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Does Big Data mean Big Knowledge?: KM Perspectives on Big Data and Analytics


Special issue call for papers from Journal of Knowledge Management

Big Data and Analytics

An Opportunity to showcase your research

What is the special issue about?

Guest edited by David J Pauleen, Massey University, Auckland and William Yu Chung Wang, Auckland University of Technology Auckland, New Zealand, this special issue focuses on KM and big data/analytics, of which there is currently almost no conceptual or empirical research. Specifically, it addresses the question:

  • In what ways can KM conceptually and in practice act as an intermediary between big data/analytics and management decision-making?

Specific topics we invite you to provide submissions on:




We are seeking both conceptual and empirical papers offering new insights into the following topics:

  • Techniques, methods and models in accessing Big Data as part of KMS
  • Case studies of utilizing Big Data in KMS and KM initiatives
  • How filtered Big Data results can be used continuously as organizational knowledge
  • Big Data and its implications for personal knowledge management.
  • Does Big Data mean big knowledge? Critical perspectives are welcome.
  • Identifying the gaps between traditional data and information approaches and the opportunities in Big Data.
  • Market Analysis – Systems vendors and organizational users.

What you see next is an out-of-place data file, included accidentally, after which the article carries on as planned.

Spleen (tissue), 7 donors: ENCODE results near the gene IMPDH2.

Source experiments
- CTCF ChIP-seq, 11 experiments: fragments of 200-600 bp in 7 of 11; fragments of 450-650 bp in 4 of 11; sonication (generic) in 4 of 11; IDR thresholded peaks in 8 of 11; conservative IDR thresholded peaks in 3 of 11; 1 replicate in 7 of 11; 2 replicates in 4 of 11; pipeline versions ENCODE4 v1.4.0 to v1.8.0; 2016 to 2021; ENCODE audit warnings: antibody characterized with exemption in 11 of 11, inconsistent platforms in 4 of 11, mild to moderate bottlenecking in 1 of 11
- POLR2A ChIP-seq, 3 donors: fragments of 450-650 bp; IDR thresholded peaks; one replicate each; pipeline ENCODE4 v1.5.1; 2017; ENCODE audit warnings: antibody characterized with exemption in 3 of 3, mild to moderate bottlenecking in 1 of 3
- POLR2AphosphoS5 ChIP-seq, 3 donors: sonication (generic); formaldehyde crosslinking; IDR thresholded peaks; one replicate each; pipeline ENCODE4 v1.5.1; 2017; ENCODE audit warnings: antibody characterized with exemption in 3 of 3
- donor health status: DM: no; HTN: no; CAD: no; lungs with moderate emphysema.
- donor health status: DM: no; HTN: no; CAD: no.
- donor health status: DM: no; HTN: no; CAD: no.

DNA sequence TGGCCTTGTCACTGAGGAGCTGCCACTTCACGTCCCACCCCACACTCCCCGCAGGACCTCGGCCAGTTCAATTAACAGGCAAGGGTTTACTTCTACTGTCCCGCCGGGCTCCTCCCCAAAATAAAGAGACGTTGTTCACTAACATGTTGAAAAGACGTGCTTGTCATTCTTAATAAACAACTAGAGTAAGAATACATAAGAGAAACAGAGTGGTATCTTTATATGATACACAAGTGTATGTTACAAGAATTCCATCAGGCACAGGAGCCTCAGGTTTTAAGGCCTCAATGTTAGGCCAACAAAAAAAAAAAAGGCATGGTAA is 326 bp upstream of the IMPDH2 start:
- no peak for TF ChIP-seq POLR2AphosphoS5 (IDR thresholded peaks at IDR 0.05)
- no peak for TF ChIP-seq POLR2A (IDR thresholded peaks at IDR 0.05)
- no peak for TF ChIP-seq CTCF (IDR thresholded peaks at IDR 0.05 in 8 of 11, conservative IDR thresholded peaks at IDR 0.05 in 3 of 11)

• New organizational Big Data and analytics initiatives as a part of KM strategy and practice.
  • Trends in Big Data - eCommerce, MCommerce and Ubiquitous Commerce, how they contribute to Big Data - and KM models for business application and management decision making.
  • Technology impacts – Internet of Things and Big Data, what’s next for Knowledge Management?
  • Analytical ability and insight: what are the implications for organizational staffing and professionals?

Proposed schedule:

Submission deadline: July 31, 2015

Papers reviewed:  October 31, 2015

Revised papers reviewed and accepted: January 31, 2016

Final versions of accepted papers delivered: February 30, 2016

Further guidance on submission:

•    Please read the publication style guidelines before submitting your paper
•    Go here to register/or log on to submit your paper to ScholarOne
•    Papers should be 7,000 to 10,000 words in length and not published previously in any other journal (print or electronic format)